He will also step up enforcement of the Proliferation Security Initiative to constrain North Korean illicit exports by increasing the frequency of inspections of North Korean ships and discouraging foreign ports from permitting entry to North Korean ships. Such measures would significantly block the trade revenue that props up the North Korean regime and shut off routes by which the regime supplies its nuclear program.
China holds significant political and economic leverage over North Korea. It is not using that leverage, however, to achieve the goal of ending North Korea’s nuclear program. China fears a destabilized North Korea and the implications of its possible collapse for the region along its border. Romney will work to persuade China to commit to North Korea’s disarmament. He will reassure China it will not be alone in dealing with the humanitarian and security issues that will arise should North Korea disintegrate. This will involve detailed planning for such an eventuality to ensure that we are ready to deal with the numerous issues that will arise if and when the North Korean regime collapses under the weight of its own economic and political contradictions.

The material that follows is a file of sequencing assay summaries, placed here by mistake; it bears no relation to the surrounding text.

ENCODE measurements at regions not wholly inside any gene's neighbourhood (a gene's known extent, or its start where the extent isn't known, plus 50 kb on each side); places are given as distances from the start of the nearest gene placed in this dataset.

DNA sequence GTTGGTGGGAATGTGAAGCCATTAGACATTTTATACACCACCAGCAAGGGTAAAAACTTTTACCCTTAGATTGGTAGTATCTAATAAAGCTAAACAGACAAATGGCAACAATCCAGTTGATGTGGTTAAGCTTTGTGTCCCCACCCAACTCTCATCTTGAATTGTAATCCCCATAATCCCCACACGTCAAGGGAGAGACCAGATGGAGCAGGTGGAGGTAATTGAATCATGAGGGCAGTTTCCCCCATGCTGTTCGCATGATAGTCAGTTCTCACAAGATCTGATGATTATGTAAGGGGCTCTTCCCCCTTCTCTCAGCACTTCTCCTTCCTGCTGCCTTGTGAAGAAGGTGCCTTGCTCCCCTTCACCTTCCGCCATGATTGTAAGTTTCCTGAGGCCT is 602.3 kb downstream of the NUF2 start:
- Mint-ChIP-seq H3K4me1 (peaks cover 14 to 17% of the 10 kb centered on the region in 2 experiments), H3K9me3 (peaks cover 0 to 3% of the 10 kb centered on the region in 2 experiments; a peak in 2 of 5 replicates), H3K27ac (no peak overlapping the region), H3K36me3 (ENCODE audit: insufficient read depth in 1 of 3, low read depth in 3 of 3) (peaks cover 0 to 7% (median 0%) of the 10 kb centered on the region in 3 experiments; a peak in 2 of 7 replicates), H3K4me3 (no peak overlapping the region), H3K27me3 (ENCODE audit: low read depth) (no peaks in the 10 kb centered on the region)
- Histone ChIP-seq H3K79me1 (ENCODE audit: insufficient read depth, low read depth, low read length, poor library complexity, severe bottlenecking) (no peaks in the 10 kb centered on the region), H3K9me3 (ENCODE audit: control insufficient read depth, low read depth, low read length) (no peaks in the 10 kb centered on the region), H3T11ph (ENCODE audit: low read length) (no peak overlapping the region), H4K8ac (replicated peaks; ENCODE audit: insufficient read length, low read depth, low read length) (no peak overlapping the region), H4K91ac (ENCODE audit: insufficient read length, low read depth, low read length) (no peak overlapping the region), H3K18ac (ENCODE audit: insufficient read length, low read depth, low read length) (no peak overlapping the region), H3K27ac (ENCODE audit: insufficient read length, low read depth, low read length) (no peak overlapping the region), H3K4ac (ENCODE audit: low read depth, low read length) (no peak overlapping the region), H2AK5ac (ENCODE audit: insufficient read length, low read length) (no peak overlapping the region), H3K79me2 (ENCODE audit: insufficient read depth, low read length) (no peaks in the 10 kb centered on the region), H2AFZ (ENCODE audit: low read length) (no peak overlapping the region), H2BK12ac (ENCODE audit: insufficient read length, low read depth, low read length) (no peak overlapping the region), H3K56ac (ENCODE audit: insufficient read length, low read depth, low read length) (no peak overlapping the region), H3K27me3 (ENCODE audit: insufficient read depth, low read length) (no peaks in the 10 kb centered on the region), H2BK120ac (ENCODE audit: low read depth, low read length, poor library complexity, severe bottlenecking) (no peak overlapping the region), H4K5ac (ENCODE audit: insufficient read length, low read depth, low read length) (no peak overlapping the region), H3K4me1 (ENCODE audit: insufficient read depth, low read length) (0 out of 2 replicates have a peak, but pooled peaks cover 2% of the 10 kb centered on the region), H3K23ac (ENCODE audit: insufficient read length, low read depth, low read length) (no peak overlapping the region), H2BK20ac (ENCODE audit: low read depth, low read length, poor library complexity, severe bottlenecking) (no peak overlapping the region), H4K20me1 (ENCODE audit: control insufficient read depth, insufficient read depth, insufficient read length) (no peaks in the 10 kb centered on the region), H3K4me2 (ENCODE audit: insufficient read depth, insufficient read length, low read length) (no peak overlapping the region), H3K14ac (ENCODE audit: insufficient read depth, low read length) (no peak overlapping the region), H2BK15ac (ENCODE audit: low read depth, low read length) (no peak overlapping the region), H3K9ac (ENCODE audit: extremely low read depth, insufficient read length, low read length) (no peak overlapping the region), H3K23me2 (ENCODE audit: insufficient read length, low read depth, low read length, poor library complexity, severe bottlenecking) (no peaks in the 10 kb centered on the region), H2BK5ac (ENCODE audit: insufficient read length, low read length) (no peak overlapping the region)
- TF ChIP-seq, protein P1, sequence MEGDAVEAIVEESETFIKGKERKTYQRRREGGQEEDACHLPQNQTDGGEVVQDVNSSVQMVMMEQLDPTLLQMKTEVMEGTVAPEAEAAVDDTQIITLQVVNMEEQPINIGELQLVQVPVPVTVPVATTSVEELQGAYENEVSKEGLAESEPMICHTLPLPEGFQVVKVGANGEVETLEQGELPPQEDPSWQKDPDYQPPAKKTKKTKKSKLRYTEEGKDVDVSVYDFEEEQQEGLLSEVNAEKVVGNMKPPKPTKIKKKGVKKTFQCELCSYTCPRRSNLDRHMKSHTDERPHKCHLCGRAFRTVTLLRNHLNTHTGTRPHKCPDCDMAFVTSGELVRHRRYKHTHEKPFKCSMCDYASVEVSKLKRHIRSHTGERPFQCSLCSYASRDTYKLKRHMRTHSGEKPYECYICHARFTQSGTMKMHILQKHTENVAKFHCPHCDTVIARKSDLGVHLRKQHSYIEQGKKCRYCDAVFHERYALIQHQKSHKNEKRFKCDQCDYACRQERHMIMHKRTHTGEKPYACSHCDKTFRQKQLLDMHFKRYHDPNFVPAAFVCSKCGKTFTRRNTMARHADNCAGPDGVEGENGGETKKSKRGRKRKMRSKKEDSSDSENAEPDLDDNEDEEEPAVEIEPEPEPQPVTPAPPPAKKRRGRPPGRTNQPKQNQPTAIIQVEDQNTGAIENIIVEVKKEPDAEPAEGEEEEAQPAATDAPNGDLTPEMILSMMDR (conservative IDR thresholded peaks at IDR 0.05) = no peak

Romney will also pursue robust military and counter-proliferation cooperation with our allies and others in the Pacific region. As the United States invigorates our relationships with South Korea, Japan, and others, and increases our collective military presence and cooperation, it should demonstrate to the Chinese that they should join the coordinated effort or be left behind as a regional counter-proliferation partner.